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To FG, who believes that checking facebook, twitter, telecommuting, cellphone usage, and such is not "living off the grid", Let me reiterate AGAIN what has been said over and over....."living off the grid" is no electricity piped in, and no water or sewer provided. It usually means no tax paid road clearing in the winter. It someone wishes, using solar panels and satellite usage will provide internet service and if you can deliver building materials to your site you can have as large a palace as you wish. Internet usage is ok. While I do agree that updating social networks defeats the purpose of what is trying to be accomplished, telecommuting is absolutely "living off the grid"! The whole purpose is to live a greener life and save the earths resources. What better way than NOT driving a car back and forth to work every day? It amazes me how people try to find a way to find something wrong with what people are doing here.....and they have to even criticize them for something as sensible as not driving their cars. Also, in this day and age, people NEED to have a phone. Not checking the internet on it, or playing games...but access to 911, family, etc. Even in my own life, I have a 70 year old mother and 4 grown children. I'm divorced, and I have desired for years to live off the grid, but I would NEVER give up communication to my family. would you? It takes common sense. And btw, to those who made the comments that "hippies are lazy"....think again. I was a child back in the 60's, and I remember people in communes and such. They are very hard working in their communities. People are all different, and we should celebrate that, not be scared of it. That's what makes us such a wonderful country. I'm not a fanatic, but I would really love to be in a place where there was an actual COMMUNITY, and not just people. Some of these places are a little concerning to me, but if they work for the people who live there, then more power to them. You have to do whatever works for you. If your part in going "green" is recycling, then fantastic!!

I say good luck to everyone, and I would absolutely love more information on going off the grid if anyone can help me.

~L~

Jan 21, 2012 3:38AM
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My family moved from Corpus Christi in 1968 to northwest Arkansas before progress really took over. My dad bought 80 unimproved acres away from town. We lived from 1968 to 1974 with no electric or phone and we hauled water every week in 20 gallon barrels from a spring 6 miles away. I was 14 years old and  I took to that life. We heated with wood and had a propane refrig. We rented a meat locker in town to keep meat we butchered.  We used kerosine lamps at night. Without all the distractions of modern conveniences I became a fairly good reader and  have even written a few things.  

I am now 58 and the memories and skills learned are priceless. I like knowing I can get by when others are stealing and killing to get theirs.

When a major disaster strikes and the stores have been pillaged where and how will you get yours? Can you honestly say you will not eat rats, cats, dogs and possibly each other before killing and stealling just to survive? 

Jan 21, 2012 2:57AM
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I'm not all convinced that these examples are "off the grid." If there is a power failure, the majority of solar panel and wind generator setups are useless. Unless there is some type of special equipment or batteries (more $$$), these systems cannot supply power to a home when there is a power outage.

 

Also, if you think you're going to save a lot of money you're mistaken. There is a reason we have a power grid and power companies: the grid is reliable and  the power companies have the expertise to keep it running. I don't mind solar panels so much, but I know a few people that have those small wind generators and if they need maintenance, it takes special equipment to take them down; it's an expensive and time consuming process not to mention the noise.

Jan 11, 2012 2:25AM
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If 'Ifs' and "butts' were candy and nuts we'd all have a merry christmas....personally i LOVE the idea of living off the grid, and it's good to see that people are actually doing what it takes to make it happen...one time I ate a bunch of shrooms and was completely convinced that i wanted to start a commune in the mountains of Virginia....so much so that i spent the next two weeks pitching my novel notion to ANYONE who would listen. What's my point you ask? Well, we all have things that we say we would do if we had the chance, and really all it takes is the true desire to make it happen, but face it, we live in a world where it's much easier to conform and accept the convenience of modern day living. It's a true challenge to live a life of real hard work and literally bearing the fruit of your labor. THE BIGGEST EPIDEMIC FACING THE WORLD TODAY IS CONVENIENCE!!!!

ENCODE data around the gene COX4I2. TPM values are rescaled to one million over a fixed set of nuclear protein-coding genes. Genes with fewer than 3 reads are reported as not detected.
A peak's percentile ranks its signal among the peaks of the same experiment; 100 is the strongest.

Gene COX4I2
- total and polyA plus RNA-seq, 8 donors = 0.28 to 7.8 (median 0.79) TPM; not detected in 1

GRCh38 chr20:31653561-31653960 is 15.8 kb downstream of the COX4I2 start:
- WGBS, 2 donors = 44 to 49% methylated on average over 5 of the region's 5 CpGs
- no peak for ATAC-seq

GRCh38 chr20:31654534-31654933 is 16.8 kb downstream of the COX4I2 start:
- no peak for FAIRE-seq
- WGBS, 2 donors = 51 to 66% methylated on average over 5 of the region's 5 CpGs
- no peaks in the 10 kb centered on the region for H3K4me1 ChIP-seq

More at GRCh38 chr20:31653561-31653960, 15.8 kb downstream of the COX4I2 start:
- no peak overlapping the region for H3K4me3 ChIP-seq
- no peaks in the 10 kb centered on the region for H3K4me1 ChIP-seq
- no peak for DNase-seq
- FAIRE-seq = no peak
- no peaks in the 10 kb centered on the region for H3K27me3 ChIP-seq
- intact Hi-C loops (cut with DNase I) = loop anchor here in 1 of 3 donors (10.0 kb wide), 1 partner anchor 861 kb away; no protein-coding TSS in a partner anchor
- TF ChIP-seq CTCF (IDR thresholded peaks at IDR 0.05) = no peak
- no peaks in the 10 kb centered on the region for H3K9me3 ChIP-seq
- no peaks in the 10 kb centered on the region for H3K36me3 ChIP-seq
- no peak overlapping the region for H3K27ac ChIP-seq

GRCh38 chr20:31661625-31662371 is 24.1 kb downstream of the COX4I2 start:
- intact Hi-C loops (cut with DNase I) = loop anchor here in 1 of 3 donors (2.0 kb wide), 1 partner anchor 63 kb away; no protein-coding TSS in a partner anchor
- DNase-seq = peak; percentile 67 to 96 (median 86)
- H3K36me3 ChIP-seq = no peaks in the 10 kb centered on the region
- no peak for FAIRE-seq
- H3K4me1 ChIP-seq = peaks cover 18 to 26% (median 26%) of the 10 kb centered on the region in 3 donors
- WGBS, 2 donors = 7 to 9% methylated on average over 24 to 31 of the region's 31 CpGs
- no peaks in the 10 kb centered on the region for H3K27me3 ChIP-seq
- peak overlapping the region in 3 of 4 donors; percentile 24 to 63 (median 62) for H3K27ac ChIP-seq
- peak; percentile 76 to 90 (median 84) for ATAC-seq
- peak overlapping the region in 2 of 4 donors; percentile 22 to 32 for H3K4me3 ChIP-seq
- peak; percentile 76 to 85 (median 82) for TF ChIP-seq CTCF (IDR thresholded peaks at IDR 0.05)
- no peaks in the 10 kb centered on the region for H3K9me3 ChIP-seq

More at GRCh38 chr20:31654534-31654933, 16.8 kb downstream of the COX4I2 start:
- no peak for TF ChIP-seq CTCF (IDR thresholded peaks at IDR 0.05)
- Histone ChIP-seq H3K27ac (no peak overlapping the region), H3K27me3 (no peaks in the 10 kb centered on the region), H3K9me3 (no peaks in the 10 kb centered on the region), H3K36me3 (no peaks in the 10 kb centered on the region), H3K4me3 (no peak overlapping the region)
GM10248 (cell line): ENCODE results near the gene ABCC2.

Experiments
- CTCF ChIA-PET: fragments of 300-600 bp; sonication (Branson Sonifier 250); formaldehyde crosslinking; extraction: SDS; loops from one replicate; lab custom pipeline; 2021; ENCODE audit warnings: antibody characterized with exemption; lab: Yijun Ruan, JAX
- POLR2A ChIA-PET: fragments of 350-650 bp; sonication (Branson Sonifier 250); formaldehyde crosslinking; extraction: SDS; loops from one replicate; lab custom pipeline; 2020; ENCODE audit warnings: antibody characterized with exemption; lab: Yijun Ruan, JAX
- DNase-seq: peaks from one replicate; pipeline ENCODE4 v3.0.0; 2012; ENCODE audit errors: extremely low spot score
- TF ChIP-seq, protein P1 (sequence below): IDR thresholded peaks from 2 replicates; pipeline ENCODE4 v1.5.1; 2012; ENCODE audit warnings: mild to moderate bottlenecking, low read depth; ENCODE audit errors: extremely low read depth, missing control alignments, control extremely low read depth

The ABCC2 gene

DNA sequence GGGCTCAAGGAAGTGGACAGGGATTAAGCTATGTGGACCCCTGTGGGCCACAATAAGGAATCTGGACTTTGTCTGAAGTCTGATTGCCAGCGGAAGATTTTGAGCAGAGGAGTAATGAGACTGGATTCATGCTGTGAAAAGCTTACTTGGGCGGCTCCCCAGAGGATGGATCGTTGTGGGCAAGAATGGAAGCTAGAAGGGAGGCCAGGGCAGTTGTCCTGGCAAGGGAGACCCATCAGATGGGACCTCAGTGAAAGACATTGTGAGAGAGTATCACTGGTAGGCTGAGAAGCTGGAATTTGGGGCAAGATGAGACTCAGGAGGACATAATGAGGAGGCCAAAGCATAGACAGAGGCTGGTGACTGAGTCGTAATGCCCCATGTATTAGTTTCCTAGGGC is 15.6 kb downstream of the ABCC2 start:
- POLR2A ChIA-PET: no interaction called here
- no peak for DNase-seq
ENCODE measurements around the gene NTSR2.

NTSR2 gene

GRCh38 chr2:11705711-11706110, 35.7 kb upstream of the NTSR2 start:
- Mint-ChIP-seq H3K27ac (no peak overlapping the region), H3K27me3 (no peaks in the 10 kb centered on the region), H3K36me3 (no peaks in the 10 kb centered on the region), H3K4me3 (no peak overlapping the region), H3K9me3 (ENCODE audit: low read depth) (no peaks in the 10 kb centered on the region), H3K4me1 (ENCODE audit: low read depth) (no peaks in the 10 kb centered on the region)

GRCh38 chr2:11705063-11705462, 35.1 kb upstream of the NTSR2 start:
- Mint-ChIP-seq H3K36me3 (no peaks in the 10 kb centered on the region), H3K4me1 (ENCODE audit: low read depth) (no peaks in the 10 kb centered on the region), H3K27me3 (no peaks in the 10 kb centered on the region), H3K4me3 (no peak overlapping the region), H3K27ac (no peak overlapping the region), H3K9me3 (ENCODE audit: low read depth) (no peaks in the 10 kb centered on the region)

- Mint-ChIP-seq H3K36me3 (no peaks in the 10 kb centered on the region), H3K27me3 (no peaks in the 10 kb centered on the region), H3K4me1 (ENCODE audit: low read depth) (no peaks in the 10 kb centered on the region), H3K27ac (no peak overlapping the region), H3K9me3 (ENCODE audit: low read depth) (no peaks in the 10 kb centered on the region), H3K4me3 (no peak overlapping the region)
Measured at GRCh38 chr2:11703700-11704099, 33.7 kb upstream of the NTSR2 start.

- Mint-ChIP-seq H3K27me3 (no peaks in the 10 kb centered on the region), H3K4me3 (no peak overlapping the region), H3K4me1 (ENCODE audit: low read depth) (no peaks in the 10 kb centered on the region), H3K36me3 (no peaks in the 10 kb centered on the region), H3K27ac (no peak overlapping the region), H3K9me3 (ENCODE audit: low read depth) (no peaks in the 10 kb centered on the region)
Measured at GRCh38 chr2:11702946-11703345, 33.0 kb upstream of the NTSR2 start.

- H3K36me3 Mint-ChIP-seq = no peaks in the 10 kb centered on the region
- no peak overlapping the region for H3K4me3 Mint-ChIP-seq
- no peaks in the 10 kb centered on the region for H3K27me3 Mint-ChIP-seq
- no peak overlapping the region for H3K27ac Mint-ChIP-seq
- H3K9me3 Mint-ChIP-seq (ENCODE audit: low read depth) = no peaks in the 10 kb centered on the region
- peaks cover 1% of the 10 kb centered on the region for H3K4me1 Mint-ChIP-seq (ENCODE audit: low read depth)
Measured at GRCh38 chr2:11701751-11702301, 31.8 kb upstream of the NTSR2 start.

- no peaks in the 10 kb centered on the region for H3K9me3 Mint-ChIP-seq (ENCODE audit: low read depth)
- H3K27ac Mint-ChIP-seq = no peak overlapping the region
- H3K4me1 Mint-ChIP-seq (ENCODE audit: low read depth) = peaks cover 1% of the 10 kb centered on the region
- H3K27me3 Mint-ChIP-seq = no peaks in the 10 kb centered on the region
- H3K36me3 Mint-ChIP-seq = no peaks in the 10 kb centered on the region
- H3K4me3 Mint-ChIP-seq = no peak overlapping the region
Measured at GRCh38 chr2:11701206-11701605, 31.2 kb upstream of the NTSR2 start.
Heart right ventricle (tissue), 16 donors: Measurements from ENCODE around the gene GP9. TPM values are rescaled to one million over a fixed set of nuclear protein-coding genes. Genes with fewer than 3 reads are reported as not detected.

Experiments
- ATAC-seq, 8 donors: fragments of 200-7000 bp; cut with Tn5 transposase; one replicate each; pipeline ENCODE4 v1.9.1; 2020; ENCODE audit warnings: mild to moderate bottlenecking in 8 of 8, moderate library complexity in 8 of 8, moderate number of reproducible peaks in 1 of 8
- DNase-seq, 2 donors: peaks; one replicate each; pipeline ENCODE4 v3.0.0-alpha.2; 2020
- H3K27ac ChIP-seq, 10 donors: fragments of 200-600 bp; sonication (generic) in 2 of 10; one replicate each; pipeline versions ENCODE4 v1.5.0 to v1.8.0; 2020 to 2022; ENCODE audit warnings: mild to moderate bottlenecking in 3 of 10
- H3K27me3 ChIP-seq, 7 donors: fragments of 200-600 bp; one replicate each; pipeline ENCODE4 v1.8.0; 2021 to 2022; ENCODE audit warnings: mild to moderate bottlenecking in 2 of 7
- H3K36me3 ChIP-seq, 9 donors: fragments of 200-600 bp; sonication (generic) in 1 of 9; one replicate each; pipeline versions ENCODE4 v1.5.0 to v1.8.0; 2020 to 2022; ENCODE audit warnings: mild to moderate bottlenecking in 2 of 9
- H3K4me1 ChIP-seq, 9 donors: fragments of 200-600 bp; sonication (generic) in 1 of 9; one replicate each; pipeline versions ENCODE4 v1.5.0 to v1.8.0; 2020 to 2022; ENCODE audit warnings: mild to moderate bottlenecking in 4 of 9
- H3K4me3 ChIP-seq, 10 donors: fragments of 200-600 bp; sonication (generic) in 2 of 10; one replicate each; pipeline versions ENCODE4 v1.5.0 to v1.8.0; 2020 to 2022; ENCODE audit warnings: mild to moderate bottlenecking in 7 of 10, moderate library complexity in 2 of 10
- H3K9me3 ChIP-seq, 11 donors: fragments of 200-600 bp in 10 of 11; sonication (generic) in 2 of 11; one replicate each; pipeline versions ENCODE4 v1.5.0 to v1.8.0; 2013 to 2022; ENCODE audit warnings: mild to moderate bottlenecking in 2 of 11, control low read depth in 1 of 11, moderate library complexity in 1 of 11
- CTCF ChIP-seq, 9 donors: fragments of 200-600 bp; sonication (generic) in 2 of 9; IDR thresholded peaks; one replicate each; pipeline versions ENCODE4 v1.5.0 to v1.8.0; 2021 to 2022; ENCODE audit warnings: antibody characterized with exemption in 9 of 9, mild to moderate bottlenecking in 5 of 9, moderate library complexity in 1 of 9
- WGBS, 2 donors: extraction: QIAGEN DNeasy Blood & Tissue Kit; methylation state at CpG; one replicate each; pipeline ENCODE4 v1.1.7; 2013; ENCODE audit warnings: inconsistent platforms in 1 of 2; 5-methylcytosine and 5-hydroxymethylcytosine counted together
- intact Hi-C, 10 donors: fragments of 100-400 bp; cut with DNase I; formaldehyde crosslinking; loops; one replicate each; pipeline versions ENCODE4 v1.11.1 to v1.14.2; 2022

Jan 8, 2012 10:25PM
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It takes a lot of getting use to living totally away from the grid, but once you learn how.  It is a worry free life or a bad idea. 

First of all, I like the idea of not counting on the grid for my electricity needs.  Having my own photovoltaic resources and not paying an electricity bill is wonderful!  I don't have to choose a plan or join in a 2 years plan to save less payments.  But having internet is a must too.  The power of communicating and entertaining my family helps us keeping in touch will the happenings in this world. I purchase an internet phone system that I will not need to pay a phone bill for life.  Cell phones are nice to have around, but I like having more time doing things with total freedom and not being called by some guys who wants me to buy something to save more money. I have a solar water heating system, but I am connected to the city's water source since water is still cheap and clean. I plant some of my favorite veggies, apples, oranges and pears.

But the bottom line is that I save about $5,000.00 or more with this lifestyle per year.  I think of it as having a month paid vacation or not going to worry working for someone for a month.  I have tried staying off the grid for a year with only buying batteries for my fm radio. I learned to save a great deal of daily resources that I took for granted when I was connected to the grid. I tweak it a little and I found a way of life that my kids would not have it in any other ways.  So,  half grid is good for me.  I hate strangers freely going to my backyard to check my meters anyways.

Dec 31, 2011 5:49AM
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triangula, You twitt, I am interested in being off the grid because I know how to make it happen as I have been an Electrical  High Voltage Lineman for 45 years . Off Line interests me and I perfer a large amount of acreage because I was raised on a ranch and I want to return to that life style. City boys like you need not worry about this article because you will never leave your apt. 
Dec 30, 2011 10:14AM
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Dec 29, 2011 10:19PM
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I have found the most bang for the buck is in conserving energy. Windmills, solar panels and batteries won't take New York City off the grid but conservation technologies could cut their energy usage in half for not too high of a price. When we save energy it reduces oil imports, trade deficits, pollution and there are jobs that would tie in.